Fiction – paperback; Faber and Faber; 184 pages; 1991.
Amongst Women by John McGahern opens with Michael Moran, a former soldier in the Irish War of Independence, holed up at home in his dying days, surrounded by his three adult daughters who want him to “shape up” and “get better”.
“Who cares? Who cares anyhow?” he says, when they fuss over him, willing him “not to slip away”. This one statement — the fourth sentence in the book — reveals so much about Moran’s character that it seems pointless to say much more about him, other than he is probably the most annoyingly cantankerous and gruff literary character I’ve had the pleasure of “meeting” for a long time.
Angry, stubborn and strong-willed, he rules his family with an alarming and complicated mix of brutality and tenderness.
A strong believer in the “family that prays together stays together”, he fails to understand why all his children — two sons and three daughters — flee the family home at the first opportunity to live in Dublin or London. Even when they return to visit him on and off over the years, his manner and inability to welcome them with open arms only serve to drive them further away.
Essentially this is a wonderfully realised portrait of an Irish Catholic family headed by a widowed father who marries a much younger woman (their non-traditional romance is beautifully written) and then sets about manipulating his children using violence, emotional blackmail and an obstinate refusal to do anything that is not on his own terms.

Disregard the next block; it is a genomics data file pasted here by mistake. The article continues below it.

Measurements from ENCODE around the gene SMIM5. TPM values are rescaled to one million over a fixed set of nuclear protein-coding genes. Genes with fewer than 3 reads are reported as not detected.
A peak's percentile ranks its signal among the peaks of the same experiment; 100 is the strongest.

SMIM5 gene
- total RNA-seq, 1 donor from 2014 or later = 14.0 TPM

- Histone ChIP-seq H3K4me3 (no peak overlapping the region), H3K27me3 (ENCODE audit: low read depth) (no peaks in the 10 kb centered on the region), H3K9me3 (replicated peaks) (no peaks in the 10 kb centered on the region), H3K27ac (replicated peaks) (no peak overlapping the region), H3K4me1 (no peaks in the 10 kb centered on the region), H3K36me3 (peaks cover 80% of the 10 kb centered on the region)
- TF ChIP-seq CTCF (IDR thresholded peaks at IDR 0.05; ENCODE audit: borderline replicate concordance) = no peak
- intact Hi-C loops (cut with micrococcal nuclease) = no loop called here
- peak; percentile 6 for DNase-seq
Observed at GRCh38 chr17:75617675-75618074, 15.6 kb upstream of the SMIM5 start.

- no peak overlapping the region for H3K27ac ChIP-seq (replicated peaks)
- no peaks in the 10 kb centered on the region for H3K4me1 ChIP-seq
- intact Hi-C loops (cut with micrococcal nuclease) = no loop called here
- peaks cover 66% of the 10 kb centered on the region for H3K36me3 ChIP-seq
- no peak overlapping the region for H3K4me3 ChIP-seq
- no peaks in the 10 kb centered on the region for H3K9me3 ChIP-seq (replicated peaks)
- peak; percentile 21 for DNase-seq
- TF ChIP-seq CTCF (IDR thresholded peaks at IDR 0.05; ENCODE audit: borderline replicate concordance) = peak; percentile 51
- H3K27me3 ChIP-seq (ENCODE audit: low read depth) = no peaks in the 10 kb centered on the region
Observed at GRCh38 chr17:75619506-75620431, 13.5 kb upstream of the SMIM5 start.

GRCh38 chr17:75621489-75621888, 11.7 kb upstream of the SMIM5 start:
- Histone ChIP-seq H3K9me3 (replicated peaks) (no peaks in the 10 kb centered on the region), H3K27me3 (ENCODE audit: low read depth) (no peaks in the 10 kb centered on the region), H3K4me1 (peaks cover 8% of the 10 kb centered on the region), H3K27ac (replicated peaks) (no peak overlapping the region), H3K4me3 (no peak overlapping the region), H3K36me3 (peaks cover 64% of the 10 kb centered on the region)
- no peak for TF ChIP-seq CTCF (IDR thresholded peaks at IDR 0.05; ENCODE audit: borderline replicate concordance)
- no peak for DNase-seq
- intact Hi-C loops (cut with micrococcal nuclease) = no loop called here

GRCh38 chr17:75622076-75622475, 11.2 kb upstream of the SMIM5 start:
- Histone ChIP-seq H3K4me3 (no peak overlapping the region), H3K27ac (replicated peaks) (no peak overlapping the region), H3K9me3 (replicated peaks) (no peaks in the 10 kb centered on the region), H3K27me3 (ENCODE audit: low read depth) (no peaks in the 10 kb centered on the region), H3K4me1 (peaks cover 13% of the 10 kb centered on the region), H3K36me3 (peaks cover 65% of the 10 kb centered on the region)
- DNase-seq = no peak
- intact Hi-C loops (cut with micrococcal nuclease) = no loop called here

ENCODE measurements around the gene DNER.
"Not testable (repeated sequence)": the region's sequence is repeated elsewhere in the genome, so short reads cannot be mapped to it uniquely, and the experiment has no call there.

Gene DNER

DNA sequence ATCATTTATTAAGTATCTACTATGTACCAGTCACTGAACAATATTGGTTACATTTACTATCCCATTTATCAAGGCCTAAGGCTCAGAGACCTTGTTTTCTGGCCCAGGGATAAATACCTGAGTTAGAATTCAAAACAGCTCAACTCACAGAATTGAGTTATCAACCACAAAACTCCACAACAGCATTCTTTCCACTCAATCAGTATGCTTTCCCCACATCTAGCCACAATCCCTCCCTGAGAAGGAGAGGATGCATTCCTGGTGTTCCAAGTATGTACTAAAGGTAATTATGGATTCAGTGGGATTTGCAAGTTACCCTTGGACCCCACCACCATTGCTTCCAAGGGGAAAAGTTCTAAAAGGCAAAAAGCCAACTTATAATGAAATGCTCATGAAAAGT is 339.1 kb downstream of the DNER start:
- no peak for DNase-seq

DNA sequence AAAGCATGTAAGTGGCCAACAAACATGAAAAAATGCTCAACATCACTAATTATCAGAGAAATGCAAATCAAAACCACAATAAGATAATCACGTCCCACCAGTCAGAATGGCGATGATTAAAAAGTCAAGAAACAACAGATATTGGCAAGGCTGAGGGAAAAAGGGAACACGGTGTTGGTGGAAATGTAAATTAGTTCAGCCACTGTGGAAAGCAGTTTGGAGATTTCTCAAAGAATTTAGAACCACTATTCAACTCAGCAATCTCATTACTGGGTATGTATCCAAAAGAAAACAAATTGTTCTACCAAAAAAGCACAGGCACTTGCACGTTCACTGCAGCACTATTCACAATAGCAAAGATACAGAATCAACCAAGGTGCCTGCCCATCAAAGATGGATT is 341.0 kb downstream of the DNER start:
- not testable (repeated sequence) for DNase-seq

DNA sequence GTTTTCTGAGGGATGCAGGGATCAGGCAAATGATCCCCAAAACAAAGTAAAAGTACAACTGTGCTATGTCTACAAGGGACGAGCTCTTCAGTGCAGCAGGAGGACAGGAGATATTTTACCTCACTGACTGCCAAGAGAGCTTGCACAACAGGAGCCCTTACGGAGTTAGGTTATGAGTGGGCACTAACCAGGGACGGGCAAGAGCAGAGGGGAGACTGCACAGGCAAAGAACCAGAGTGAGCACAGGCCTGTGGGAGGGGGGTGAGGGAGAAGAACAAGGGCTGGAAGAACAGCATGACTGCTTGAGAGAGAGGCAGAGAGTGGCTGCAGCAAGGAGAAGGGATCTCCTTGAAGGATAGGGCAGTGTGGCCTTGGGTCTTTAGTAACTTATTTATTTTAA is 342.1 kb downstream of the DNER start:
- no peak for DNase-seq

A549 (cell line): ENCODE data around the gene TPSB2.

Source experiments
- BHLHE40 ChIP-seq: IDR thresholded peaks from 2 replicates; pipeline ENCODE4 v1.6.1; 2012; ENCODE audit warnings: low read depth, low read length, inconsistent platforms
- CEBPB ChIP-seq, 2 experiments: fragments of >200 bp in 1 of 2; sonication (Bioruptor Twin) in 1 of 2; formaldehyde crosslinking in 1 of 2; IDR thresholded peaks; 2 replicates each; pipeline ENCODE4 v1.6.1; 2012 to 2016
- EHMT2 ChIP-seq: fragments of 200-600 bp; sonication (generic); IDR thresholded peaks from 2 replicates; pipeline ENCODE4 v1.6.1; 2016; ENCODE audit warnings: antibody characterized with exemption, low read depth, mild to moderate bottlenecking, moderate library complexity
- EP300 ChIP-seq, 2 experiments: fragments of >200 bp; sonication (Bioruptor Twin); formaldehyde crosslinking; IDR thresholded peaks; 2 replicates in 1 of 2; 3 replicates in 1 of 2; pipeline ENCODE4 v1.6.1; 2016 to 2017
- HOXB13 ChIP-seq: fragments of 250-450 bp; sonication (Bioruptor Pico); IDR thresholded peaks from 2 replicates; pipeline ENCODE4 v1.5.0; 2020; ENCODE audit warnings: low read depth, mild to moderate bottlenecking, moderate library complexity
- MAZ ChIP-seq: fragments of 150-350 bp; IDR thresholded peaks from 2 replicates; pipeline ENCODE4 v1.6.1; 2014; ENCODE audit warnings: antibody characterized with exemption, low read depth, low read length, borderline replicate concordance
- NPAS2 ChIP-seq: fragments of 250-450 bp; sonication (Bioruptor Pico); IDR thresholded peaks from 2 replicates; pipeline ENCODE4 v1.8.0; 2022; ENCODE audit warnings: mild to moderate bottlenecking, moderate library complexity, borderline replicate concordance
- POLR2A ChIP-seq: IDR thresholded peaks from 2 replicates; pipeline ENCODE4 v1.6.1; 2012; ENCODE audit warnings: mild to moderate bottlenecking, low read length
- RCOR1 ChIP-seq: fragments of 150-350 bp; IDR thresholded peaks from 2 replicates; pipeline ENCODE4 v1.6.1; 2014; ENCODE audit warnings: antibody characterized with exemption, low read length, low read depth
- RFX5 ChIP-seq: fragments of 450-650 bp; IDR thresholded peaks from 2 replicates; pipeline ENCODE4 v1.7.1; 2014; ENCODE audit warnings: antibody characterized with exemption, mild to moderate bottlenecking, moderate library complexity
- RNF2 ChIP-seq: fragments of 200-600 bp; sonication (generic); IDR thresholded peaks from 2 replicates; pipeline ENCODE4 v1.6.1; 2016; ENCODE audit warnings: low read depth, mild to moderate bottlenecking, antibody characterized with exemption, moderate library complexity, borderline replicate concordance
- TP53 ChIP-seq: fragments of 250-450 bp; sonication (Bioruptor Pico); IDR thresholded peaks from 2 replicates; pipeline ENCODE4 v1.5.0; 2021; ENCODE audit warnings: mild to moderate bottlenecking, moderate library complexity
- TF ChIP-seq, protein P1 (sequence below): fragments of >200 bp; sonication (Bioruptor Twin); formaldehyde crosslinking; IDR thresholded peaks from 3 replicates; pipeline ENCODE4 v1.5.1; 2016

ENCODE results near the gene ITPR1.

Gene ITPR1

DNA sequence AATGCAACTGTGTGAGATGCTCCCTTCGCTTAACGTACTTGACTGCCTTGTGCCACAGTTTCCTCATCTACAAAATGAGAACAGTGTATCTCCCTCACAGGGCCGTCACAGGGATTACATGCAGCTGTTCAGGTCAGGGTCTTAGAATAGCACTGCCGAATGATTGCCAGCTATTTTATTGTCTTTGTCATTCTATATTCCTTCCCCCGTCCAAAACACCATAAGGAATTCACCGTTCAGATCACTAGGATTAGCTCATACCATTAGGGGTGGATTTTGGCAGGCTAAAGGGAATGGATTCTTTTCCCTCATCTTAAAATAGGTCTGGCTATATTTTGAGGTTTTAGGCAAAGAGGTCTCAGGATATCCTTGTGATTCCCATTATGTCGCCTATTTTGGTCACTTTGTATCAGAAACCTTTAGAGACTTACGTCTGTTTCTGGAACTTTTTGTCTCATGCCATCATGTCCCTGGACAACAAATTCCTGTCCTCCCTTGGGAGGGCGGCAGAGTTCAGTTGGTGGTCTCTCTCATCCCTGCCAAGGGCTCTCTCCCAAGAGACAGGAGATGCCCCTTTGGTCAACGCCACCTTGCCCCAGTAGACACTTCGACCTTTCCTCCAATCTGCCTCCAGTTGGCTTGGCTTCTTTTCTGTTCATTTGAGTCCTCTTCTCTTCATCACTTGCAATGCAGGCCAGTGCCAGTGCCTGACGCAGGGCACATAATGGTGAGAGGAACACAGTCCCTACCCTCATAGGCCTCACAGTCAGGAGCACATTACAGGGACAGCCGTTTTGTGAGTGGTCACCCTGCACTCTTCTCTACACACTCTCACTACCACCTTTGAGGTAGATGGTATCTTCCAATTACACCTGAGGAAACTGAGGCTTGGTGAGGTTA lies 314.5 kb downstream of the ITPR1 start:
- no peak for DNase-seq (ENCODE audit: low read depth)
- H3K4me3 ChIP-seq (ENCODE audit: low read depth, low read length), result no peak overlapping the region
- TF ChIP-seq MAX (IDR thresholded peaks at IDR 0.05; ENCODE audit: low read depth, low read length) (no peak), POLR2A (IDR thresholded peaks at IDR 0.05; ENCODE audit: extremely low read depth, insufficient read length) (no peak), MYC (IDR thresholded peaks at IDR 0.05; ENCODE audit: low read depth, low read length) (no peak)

McGahern’s writing, restrained and free from melodrama, depicts Moran as all-too-human, someone who is so emotionally starved that you can feel nothing but pity for him. It treads a careful line between cold fury and utter despair.
Despite the fact that not much happens plot-wise — this is a character-driven story after all — the tension that brims throughout makes you keep turning the pages. Amongst Women is a quick read, but it is also a profoundly moving one that lingers in the mind long after you reach the somewhat depressing conclusion.
Amongst Women won the 1990 Irish Times-Aer Lingus Irish Literature Prize for Fiction and was shortlisted for the 1990 Booker Prize.
‘Amongst Women’, by John McGahern, first published in 1990, is listed in Peter Boxall’s 1001 Books You Must Read Before You Die, where it describes the novel as an “expression of a postcolonial condition, generational change, and shifting gender relations in rural Catholic Ireland”.